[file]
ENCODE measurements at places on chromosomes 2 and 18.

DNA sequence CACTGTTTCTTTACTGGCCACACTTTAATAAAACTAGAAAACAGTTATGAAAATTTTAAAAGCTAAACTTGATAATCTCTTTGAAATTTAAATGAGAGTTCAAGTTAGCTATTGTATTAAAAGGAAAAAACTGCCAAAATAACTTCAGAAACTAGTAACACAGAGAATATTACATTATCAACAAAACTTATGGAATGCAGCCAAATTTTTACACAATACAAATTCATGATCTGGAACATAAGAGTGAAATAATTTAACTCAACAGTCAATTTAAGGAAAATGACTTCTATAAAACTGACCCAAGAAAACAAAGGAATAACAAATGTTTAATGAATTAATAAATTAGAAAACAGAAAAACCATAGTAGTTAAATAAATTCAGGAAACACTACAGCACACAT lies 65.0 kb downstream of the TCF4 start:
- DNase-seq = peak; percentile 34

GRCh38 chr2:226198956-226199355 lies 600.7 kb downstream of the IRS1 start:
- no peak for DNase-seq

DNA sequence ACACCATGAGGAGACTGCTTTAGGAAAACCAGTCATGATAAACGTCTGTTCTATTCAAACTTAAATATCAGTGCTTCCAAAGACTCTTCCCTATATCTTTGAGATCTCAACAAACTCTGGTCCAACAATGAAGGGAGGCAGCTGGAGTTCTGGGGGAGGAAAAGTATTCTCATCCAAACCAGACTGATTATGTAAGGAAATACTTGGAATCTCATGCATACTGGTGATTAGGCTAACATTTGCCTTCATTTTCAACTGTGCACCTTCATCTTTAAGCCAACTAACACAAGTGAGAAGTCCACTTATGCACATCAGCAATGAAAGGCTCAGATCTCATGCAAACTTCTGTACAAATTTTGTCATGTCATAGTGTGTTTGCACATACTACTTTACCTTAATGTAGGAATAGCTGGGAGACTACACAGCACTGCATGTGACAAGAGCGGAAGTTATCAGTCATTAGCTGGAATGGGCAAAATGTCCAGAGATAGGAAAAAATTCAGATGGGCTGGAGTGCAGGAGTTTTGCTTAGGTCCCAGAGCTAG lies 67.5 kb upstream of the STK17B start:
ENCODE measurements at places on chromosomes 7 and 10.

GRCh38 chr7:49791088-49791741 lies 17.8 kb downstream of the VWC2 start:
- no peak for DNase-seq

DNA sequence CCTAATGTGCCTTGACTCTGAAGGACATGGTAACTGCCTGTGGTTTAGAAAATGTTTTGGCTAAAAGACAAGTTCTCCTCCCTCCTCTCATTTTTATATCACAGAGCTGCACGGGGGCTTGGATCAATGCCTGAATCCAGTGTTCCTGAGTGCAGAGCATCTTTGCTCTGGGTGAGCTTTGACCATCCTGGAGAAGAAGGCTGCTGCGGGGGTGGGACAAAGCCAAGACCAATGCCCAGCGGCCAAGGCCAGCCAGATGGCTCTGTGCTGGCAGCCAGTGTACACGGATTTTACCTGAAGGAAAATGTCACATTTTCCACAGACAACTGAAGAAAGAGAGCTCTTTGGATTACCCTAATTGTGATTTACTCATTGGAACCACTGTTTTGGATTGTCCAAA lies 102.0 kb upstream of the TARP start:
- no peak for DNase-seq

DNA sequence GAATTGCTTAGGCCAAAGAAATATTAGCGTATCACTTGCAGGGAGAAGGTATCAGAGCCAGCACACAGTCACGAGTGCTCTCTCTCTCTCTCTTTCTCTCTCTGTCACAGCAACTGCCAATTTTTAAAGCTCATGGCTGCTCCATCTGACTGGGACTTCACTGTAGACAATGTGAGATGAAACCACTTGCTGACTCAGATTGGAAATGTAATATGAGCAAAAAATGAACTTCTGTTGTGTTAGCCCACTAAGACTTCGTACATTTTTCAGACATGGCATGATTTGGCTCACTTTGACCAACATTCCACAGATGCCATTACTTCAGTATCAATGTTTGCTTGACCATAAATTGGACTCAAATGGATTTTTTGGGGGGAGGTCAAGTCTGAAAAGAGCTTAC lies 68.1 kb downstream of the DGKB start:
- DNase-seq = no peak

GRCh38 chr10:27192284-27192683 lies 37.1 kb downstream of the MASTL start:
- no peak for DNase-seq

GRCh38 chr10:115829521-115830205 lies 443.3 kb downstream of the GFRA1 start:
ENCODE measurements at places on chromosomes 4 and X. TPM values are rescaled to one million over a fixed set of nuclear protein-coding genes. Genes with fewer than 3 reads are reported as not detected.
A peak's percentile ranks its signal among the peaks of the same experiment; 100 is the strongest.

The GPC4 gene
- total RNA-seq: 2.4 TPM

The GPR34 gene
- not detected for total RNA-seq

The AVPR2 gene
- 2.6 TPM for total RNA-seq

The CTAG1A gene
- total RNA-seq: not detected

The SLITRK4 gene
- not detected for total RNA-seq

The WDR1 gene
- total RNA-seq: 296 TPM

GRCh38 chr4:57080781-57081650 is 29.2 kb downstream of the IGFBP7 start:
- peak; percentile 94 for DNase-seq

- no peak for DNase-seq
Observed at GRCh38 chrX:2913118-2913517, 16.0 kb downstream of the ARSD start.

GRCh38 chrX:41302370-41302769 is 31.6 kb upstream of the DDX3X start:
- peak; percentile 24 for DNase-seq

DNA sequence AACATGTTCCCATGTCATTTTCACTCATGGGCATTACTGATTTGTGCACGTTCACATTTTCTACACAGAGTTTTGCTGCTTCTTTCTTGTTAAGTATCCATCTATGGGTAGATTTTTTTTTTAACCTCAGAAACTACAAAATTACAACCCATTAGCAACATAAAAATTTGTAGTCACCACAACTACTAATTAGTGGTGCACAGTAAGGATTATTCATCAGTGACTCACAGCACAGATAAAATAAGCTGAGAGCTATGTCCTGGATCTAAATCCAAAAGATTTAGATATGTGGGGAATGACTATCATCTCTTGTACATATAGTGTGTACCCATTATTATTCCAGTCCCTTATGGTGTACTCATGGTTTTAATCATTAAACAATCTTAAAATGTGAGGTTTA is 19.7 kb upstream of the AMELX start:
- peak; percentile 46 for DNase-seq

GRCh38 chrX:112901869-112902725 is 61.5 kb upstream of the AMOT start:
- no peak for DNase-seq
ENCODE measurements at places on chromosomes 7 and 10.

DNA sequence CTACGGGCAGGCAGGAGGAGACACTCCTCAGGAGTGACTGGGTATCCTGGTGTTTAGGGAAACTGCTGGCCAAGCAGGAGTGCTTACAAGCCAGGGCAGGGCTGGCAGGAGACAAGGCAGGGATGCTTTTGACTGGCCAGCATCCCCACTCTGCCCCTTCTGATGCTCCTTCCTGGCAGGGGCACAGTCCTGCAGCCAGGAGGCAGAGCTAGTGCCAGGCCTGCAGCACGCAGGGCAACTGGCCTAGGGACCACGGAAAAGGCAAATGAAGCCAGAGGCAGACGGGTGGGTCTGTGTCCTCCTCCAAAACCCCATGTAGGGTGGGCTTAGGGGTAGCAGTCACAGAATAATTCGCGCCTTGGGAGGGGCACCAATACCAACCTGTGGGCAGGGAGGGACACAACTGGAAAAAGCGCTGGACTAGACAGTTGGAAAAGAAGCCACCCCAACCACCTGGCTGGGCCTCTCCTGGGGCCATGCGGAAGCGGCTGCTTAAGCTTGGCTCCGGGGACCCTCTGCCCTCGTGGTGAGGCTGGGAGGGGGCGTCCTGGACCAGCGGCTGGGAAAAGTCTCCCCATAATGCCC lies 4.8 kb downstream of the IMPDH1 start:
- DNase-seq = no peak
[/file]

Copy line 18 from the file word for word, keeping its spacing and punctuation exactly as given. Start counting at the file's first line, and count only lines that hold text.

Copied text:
A peak's percentile ranks its signal among the peaks of the same experiment; 100 is the strongest.